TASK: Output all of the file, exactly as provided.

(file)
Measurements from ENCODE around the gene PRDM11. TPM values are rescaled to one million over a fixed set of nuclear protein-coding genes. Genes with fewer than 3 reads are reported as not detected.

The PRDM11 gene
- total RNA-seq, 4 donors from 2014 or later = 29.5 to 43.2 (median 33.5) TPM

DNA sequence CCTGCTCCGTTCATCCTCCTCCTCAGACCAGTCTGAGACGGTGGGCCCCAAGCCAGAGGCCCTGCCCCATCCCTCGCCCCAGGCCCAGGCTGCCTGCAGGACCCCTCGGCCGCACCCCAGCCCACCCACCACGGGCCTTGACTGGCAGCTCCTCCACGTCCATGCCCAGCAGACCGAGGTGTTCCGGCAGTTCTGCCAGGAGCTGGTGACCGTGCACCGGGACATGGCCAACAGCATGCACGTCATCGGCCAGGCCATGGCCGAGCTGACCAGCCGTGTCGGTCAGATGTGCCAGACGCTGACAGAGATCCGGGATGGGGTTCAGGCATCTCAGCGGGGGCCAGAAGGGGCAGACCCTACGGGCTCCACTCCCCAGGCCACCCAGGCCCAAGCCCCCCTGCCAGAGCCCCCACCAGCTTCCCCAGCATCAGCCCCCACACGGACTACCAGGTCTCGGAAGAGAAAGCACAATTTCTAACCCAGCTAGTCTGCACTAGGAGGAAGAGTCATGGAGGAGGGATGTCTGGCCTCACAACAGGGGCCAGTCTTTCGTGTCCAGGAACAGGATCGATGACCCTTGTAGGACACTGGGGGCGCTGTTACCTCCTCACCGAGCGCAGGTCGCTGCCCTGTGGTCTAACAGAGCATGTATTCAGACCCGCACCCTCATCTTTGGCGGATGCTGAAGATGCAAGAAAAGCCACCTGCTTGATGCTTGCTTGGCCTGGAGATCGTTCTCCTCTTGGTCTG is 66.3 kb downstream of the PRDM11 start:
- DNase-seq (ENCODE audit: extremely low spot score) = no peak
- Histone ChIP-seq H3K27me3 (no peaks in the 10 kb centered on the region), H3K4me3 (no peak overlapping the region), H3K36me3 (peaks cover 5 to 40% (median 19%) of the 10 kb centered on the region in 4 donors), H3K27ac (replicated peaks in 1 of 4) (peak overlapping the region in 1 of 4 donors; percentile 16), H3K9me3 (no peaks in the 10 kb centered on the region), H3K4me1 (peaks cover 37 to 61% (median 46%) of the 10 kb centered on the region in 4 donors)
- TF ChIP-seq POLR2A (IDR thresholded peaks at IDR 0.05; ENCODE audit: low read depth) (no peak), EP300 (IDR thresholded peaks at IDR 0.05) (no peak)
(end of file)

Measurements from ENCODE around the gene PRDM11. TPM values are rescaled to one million over a fixed set of nuclear protein-coding genes. Genes with fewer than 3 reads are reported as not detected.

The PRDM11 gene
- total RNA-seq, 4 donors from 2014 or later = 29.5 to 43.2 (median 33.5) TPM

DNA sequence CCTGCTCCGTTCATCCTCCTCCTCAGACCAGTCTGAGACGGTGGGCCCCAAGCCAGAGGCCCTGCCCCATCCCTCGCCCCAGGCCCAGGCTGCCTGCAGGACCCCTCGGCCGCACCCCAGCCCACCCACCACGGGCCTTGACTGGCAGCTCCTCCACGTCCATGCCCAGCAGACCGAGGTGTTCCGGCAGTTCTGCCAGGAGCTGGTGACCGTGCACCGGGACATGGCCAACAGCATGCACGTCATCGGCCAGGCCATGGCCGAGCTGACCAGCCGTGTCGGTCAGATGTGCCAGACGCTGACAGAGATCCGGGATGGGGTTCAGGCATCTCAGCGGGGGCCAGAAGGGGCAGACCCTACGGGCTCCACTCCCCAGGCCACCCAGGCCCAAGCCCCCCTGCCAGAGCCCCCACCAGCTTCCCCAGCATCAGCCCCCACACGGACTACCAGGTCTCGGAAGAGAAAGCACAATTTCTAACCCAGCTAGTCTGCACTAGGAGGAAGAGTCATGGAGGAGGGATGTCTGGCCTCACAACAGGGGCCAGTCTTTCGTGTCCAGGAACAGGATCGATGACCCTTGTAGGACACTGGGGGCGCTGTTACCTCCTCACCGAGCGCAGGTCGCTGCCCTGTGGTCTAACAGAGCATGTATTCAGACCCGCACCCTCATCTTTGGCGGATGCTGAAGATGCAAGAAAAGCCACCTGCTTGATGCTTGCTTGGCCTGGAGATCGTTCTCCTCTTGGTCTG is 66.3 kb downstream of the PRDM11 start:
- DNase-seq (ENCODE audit: extremely low spot score) = no peak
- Histone ChIP-seq H3K27me3 (no peaks in the 10 kb centered on the region), H3K4me3 (no peak overlapping the region), H3K36me3 (peaks cover 5 to 40% (median 19%) of the 10 kb centered on the region in 4 donors), H3K27ac (replicated peaks in 1 of 4) (peak overlapping the region in 1 of 4 donors; percentile 16), H3K9me3 (no peaks in the 10 kb centered on the region), H3K4me1 (peaks cover 37 to 61% (median 46%) of the 10 kb centered on the region in 4 donors)
- TF ChIP-seq POLR2A (IDR thresholded peaks at IDR 0.05; ENCODE audit: low read depth) (no peak), EP300 (IDR thresholded peaks at IDR 0.05) (no peak)